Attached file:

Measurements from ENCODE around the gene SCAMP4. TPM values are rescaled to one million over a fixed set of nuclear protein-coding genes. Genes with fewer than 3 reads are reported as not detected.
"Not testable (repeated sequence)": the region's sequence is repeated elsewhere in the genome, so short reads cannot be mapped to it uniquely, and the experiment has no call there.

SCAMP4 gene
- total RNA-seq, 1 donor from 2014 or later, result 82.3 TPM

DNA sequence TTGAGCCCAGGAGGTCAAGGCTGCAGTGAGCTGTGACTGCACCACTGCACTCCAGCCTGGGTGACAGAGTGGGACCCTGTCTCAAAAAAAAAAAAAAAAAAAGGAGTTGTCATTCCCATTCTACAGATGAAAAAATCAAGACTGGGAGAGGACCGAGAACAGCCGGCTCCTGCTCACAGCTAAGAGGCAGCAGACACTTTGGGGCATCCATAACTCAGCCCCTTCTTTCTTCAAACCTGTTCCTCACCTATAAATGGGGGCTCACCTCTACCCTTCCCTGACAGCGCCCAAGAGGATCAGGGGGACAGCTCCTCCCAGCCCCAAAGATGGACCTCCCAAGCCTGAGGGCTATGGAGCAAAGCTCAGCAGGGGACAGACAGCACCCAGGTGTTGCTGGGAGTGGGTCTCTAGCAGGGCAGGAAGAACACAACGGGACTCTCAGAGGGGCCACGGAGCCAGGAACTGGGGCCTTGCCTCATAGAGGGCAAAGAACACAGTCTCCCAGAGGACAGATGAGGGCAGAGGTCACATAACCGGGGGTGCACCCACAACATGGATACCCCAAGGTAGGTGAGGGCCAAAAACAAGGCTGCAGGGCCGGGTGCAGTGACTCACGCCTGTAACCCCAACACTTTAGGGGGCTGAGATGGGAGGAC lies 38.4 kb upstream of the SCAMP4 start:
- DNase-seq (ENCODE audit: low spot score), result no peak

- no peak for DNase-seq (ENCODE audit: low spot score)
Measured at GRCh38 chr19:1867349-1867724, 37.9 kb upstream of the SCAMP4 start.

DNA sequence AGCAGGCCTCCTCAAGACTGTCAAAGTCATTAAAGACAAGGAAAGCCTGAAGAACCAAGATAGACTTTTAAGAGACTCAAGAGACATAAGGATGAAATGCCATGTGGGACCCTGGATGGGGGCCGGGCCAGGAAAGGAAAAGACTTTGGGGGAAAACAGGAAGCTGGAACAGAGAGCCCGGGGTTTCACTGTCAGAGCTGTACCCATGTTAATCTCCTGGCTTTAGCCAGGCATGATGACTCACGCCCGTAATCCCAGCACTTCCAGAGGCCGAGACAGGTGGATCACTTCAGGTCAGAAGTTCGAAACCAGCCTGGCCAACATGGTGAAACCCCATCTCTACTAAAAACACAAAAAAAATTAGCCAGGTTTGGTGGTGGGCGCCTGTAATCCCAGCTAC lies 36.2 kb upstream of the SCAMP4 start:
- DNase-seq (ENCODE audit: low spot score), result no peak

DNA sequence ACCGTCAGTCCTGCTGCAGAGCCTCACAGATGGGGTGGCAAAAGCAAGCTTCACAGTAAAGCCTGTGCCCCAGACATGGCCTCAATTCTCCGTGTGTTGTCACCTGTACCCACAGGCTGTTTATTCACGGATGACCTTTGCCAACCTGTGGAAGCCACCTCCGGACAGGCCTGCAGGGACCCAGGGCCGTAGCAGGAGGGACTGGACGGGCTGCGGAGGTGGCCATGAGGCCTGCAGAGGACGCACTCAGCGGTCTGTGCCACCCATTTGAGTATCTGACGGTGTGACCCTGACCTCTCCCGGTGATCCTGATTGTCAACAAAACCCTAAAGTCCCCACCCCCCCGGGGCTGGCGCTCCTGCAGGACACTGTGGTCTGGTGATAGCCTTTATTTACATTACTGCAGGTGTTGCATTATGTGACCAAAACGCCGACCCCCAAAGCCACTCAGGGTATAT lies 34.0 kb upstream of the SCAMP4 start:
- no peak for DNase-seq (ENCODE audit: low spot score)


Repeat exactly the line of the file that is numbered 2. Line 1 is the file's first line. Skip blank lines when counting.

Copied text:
"Not testable (repeated sequence)": the region's sequence is repeated elsewhere in the genome, so short reads cannot be mapped to it uniquely, and the experiment has no call there.